The good news is that the Operating System wars are dead. Long live HTML5 …and the browser wars.
There was barely an audible buzz around this topic in the WordPress community last week at Wordcamp, Cape Town 2012. But earlier this year, at the Enterprise Mobility Forum 2012, I listened to a lineup of industry giants explain their and their corporations’ views on the future. All, either directly or by inference, put forward a view that, except in a few isolated cases, all applications will:
1. be cloud-savvy
2. run in a browser
3. support responsive styling for mobile, desktop and print
4. be written in HTML5
The cloud can be large or small, it can be remote or local, and it can be public or private. The macro end, “large, remote and public”, is probably what most of us think of as cloud computing. But having tiny little private clouds is equally valid. The other misnomer is that this is client-server computing. Wrong again. HTML5 does not even require a server. It’s just another GUI that is equally capable of connecting to a remote server as it is running server-less.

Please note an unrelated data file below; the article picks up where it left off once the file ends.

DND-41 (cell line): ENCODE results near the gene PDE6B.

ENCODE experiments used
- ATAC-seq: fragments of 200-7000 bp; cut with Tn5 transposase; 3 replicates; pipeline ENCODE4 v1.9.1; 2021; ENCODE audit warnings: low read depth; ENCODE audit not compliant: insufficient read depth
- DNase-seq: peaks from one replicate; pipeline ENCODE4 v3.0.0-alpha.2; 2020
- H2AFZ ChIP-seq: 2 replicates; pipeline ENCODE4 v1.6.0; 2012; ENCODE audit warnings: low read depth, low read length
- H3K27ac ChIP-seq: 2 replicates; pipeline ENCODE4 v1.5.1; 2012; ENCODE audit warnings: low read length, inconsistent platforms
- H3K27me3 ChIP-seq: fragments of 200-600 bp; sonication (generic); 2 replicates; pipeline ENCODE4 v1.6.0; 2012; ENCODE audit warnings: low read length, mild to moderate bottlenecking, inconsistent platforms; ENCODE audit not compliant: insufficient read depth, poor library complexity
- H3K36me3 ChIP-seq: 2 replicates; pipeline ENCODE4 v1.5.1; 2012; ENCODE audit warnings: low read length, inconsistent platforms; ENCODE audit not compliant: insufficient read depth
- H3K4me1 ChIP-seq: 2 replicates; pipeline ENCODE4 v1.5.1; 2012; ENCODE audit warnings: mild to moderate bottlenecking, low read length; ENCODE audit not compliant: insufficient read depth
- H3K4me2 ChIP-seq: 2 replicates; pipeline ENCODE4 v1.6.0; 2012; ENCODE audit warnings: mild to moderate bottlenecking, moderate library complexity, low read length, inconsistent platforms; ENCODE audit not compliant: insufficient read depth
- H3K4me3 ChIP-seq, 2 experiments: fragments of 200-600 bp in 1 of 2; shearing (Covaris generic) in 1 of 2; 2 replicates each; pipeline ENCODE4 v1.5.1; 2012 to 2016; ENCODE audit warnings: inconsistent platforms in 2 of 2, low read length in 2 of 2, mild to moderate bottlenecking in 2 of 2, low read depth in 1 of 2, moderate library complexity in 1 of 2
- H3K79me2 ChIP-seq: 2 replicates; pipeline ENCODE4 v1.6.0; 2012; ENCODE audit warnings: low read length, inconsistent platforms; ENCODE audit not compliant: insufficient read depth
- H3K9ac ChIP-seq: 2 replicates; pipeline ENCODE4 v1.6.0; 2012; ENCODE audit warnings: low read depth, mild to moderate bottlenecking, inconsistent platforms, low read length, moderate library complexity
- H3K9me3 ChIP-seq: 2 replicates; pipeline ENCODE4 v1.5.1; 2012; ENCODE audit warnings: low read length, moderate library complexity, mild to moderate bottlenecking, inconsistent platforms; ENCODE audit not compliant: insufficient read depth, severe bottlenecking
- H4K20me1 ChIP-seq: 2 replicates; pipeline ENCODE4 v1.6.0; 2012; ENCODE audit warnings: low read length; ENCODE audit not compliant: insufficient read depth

The operating system will become the life support system for the browser. It is not inconceivable that browser windows will be the only windows viewable, and that future Operating Systems will, apart from basic window management, become less bloated and dispense with deeper window system functionality.
At last, HTML5 introduces a standard Scalable Vector Graphics capability, and it will only be a matter of time before standard 3-D is supported. The “Power App” users will no doubt be skeptical but, as always, the underlying hardware will continue to play a significant role in arithmetic and graphics performance.